Each of the five AL East teams has won a division title within the last six years. Last year it was the Blue Jays’ turn, as they stormed up the standings in the second half and blew by the Yankees. New York was six games up at the trade deadline and six games back at the end of the season. That happened quick. The Yankees and Blue Jays figure to compete for the AL East title again in 2016. They meet for the first time this week with three games at Rogers Centre.
What Have They Done Lately?
The Blue Jays are 3-4 in the early going this season. They split a four-game series with the Rays in Tampa Bay last week, then dropped two of three to the Red Sox at home over the weekend. Toronto has scored 29 runs and allowed 30 so far. Like the Yankees, the Blue Jays had an off-day yesterday. (They didn’t get rained out Sunday though.)
Offense & Defense
A year ago the Blue Jays scored 892 runs, by far the most in baseball — the Yankees were second with 764 runs — and the most by any team since the 2009 Yankees scored 915 runs. Most of the lineup returns this year. The only difference is OF Michael Saunders in left field instead of OF Ben Revere. The season is still very young, so I’m going to give you each player’s performance to date and their 2016 ZiPS projections. Sound good? Too bad if it doesn’t. This ain’t no democracy.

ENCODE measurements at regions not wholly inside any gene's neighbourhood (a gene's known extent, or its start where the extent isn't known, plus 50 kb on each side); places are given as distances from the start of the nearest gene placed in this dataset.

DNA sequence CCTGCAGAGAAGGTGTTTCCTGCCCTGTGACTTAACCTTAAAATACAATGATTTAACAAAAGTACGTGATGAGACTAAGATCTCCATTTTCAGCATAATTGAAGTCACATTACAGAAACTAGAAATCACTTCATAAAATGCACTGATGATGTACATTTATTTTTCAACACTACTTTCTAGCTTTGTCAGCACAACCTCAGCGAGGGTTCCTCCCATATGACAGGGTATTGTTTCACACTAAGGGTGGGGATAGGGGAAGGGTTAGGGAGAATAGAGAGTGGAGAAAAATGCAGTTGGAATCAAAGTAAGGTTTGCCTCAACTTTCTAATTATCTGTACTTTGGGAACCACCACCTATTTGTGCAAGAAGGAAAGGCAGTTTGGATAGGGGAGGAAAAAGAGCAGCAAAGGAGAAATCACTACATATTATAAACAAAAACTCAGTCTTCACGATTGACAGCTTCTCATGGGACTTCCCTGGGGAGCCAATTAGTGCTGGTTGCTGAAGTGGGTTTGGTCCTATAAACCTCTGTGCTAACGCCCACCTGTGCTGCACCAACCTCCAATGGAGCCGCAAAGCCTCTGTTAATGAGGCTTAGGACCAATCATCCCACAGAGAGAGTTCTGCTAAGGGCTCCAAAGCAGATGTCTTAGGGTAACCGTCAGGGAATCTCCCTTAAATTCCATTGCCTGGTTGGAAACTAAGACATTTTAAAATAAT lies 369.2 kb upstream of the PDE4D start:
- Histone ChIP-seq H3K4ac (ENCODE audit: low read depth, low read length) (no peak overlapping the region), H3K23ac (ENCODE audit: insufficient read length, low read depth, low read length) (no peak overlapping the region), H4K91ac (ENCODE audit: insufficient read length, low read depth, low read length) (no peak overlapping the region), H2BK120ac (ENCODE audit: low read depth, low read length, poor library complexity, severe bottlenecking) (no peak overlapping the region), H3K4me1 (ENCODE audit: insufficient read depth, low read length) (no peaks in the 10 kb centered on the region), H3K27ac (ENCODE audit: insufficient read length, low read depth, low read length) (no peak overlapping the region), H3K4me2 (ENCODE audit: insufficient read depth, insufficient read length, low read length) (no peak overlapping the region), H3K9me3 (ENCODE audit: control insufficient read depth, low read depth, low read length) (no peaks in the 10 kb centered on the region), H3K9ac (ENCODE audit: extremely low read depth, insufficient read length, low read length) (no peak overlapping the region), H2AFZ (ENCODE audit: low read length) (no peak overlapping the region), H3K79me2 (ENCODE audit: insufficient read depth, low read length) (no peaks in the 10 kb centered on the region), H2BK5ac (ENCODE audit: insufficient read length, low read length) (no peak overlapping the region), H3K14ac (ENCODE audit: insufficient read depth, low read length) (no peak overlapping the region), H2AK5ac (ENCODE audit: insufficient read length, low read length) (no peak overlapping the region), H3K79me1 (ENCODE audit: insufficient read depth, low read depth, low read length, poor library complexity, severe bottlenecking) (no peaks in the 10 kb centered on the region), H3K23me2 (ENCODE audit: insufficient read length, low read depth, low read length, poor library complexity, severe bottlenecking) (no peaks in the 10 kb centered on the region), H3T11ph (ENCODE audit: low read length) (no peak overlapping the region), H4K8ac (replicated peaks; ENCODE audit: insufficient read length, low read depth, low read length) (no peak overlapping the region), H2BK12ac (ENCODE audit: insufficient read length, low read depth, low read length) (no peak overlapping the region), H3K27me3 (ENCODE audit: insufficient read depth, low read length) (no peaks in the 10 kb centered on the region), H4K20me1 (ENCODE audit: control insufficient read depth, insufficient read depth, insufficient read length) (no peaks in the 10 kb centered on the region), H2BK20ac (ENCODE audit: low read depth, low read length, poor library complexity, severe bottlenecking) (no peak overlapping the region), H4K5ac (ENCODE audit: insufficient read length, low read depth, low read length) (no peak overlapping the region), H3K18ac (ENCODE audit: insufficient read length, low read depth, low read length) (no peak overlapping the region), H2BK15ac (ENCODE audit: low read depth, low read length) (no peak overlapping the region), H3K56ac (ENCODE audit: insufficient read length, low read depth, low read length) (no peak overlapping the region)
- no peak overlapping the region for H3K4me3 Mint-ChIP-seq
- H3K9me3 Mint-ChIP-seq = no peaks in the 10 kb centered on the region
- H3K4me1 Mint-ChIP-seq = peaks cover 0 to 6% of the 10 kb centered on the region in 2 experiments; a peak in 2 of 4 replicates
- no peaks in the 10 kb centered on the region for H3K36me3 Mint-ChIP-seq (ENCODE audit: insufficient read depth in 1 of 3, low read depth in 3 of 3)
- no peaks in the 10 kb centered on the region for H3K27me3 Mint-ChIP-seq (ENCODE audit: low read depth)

|2016 Stats to Date||2016 ZiPS|
|C Russell Martin
||2-for-20 (.100), 0 HR, 0 SB, 0 BB, 10 K||.231/.329/.403 (101 wRC+), 15 HR, 5 SB|
|1B Chris Colabello
||1-for-12 (.083), 0 HR, 0 SB, 0 BB, 5 K||.251/.304/.433 (99 wRC+), 18 HR, 1 SB|
|2B Ryan Goins
||6-for-21 (.286), 0 HR, 0 SB, 1 BB, 6 K||.237/.282/.326 (64 wRC+), 5 HR, 3 SB|
|SS Troy Tulowitzki
||3-for-25 (.120), 1 HR, 0 SB, 3 BB, 10 K||.255/.330/.434 (107 wRC+), 16 HR, 1 SB|
|3B Josh Donaldson
||9-for-29 (.310), 4 HR, 0 SB, 2 BB, 11 K||.279/.354/.525 (139 wRC+), 32 HR, 6 SB|
|LF Michael Saunders
||5-for-19 (.263), 1 HR, 0 SB, 1 BB, 5 K||.247/.323/.421 (102 wRC+), 8 HR, 5 RBI|
|CF Kevin Pillar
||6-for-29 (.207), 0 HR, 1 SB, 0 BB, 4 K||.269/.304/.403 (90 wRC+), 11 HR, 21 SB|
|RF Jose Bautista
||6-for-21 (.286), 2 HR, 0 SB, 9 BB, 8 K||.263/.385/.527 (149 wRC+), 29 HR, 5 SB|